Super Egg Drop – We’ll be there

We might be alone in the park this Super Bowl Sunday but Anita will still be there packing lots of eggs. So many in fact that she has come home with a few dozen the last couple of weeks. This weather has been good for the birds! If we knew we were going to be in a heat wave we could have tried some broilers….

A couple of litters of pigs have made their way to the butcher shop and we will have lots of pork (almost a ton of pork!) over the next few weeks. The cures will take a while still as they work their way around the state, but we will soon have plenty of bacon and hams as well. We do have more pigs heading in and would like some feedback from you concerning our offerings. If you can take a minute and look over this survey it would be much appreciated. Please tick the boxes of cuts that you like or might be curious to try. If there are many boxes that are not checked we might be able to shrink the list a bit and bring you just what you were interested in.

So eggs only tomorrow and fresh pork cuts next Sunday. See you tomorrow in the park and thanks in advance for completing the survey!

Merry Chistmas/Solstice

Winter Solstice is big news around here – it is our black Friday! Once the days start getting longer a little switch in the chickens tells them that the world is not coming to an end and that it is safe to lay eggs again. This means that the pendulum will soon swing from not enough eggs to tons of eggs!

Heads up though – we will not be in the park this weekend for the egg drop. There have been lots of folks that stockpiled this week for holiday baking so we are light- plus we assume a lot of you will be out having fun with your new Christmas toys!

So, Merry Christmas and we will see you January 2nd in Drake Park!

Finally…smoked pork!

Like bacon? We finally have it!

We are now offering a variety of cured and smoked pork for your dining pleasure. The challenge has been finding a USDA smokehouse that uses natural cures- enter Taylor’s Suasage in Cave Junction, Oregon. Welcome to the world of cures:

  • Belly Bacon – crispy most common bacon
  • Shoulder/British Bacon – meaty, less fat, hard to crisp
  • Jowl Bacon – sweet, chewy, my personal favorite
  • Maple Cured Ham and Deli Slices – wonderful melt in your mouth ham- they really do a great job with these
  • Polish Suasage – light and flavorful, boil in shallow water and crisp the casing once the water has evaporated
  • Old Fashioned Hot Dogs – pure pork meaty dogs, expensive, solid
  • Cured Ham Steaks – plate size hams, center cut from the hind leg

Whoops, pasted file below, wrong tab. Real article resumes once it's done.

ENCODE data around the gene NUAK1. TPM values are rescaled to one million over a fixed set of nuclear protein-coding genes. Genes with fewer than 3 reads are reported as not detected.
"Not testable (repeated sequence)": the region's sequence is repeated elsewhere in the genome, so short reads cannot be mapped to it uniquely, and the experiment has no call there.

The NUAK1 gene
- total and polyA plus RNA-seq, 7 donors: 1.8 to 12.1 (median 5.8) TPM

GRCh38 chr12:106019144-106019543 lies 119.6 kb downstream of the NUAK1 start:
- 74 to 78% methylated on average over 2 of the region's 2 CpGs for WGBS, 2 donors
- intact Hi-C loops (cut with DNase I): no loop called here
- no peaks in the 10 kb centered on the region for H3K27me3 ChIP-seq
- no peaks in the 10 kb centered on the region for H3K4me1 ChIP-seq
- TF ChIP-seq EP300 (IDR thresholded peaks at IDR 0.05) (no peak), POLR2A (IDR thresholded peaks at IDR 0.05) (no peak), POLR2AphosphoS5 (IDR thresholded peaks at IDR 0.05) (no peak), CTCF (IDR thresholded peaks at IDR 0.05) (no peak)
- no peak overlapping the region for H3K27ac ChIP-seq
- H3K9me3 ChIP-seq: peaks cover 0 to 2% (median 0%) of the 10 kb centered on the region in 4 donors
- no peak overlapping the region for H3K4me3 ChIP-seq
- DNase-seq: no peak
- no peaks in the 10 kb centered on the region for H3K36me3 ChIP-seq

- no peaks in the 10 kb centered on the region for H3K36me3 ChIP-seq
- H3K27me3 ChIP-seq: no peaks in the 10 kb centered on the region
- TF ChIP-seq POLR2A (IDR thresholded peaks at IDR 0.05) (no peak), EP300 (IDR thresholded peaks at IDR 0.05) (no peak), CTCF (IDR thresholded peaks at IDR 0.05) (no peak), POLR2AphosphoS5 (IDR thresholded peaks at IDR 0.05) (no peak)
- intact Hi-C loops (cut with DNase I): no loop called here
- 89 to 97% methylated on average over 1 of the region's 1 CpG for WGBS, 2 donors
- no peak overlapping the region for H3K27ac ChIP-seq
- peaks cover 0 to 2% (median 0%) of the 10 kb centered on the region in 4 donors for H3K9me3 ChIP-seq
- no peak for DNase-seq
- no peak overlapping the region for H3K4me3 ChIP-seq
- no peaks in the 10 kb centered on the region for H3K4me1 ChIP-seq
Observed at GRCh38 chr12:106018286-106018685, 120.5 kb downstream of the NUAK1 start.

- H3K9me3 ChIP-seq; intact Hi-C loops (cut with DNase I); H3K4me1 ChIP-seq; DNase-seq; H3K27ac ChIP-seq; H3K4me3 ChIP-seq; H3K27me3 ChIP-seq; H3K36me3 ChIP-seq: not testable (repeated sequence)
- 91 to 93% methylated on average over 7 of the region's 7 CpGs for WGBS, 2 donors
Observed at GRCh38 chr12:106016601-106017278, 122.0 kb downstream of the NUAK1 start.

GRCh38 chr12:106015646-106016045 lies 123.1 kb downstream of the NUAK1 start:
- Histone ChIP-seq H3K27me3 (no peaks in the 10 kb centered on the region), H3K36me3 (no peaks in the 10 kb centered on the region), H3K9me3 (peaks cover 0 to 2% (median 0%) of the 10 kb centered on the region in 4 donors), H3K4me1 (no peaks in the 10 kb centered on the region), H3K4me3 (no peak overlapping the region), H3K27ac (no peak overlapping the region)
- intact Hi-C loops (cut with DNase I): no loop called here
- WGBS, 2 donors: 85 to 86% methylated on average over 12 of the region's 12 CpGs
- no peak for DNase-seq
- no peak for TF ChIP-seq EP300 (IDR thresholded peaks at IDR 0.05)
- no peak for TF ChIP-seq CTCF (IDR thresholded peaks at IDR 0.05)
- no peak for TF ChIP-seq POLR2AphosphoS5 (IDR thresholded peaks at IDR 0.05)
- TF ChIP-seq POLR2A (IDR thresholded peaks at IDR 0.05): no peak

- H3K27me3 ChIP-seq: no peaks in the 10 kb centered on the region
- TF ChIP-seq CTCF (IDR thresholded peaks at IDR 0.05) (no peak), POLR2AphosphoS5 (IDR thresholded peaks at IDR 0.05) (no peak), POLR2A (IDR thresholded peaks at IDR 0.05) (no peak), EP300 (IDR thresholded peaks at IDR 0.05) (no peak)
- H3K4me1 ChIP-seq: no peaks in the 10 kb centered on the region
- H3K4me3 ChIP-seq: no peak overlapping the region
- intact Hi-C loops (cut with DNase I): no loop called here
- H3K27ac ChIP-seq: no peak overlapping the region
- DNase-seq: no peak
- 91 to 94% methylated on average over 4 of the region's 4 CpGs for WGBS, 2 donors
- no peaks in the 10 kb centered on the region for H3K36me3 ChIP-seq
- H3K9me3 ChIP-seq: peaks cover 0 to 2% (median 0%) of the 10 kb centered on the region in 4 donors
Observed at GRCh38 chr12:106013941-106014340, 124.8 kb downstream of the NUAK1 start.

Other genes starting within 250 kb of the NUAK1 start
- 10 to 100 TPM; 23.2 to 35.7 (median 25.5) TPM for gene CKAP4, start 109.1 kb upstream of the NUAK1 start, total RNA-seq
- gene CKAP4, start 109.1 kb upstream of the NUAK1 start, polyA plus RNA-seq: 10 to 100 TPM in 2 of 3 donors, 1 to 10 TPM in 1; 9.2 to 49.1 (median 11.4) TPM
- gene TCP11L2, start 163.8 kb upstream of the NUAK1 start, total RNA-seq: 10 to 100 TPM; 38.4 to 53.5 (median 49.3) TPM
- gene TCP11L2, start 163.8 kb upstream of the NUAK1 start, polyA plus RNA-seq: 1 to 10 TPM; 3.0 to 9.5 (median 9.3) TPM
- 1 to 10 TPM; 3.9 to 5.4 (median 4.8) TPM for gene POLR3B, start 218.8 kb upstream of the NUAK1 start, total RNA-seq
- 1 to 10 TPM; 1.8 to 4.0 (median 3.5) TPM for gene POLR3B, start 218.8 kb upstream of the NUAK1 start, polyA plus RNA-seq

• Smoked Hocks and Shanks – get the beans out!
  • For you folks worried about the availability of fresh bellies- worry not, we hold some back for sale as needed.

    Rendering Fat for Lard

    Cutting up a pig is tricky business. On one hand you want to get every usable chunk of something or other in order to divvy up the cost into to more sale-able weight….but on the other hand I don’t want to store backbones for the rest of summer hoping that someone comes along that is interested. Fat is one of those cuts that is highly valued by a few and can be hard to get. Unfortunately, we see all the cuts of a hog come and go while the fat remains.

    First off- why lard? This article says it all. In short, lard is tastier, healthier, certainly less wasteful, cleaner, more versatile, cheap, and a little bit fun. Our key worry (warning: self-serving promotion coming) is that fat stores stuff- bad stuff. All the benefits of lard are lost if you use fat from factory animals. Start with pure fat and you’ll get pure lard. We sell fat for $1 a pound….which is the amount that goes to the butcher shop. We find that 5 lbs makes 2 quarts. So 64 onces of lard for 5 bucks…..compared to 15 bucks for Crisco. Granted it takes a bit longer…..a lot longer.

    So how long does it take to make lard – all day. Start with partially thawed fat and a sharp knife and cut the fat into chunks as small as your patience allows…for me that is about 1″ chunks. You are after surface area- the more the quicker. If there are some chunks of meat in the fat you can remove it or leave in for cracklins. We cut it out as there is usually not much there and wouldn’t even make for a snack.


    Next, we need to melt the fat. Ideally, we are trying to convert this into a clear liquid. We have tried this on the stovetop and the oven; however, the crockpot method is definitely the best. Best in that there is little chance of burning or browning the lard making a muddy lard. It is also safer- you are working with a flammable material here so sealing it up in a crockpot makes a lot of sense. One other advantage is the smell won’t permeate the house as bad as an open top pan.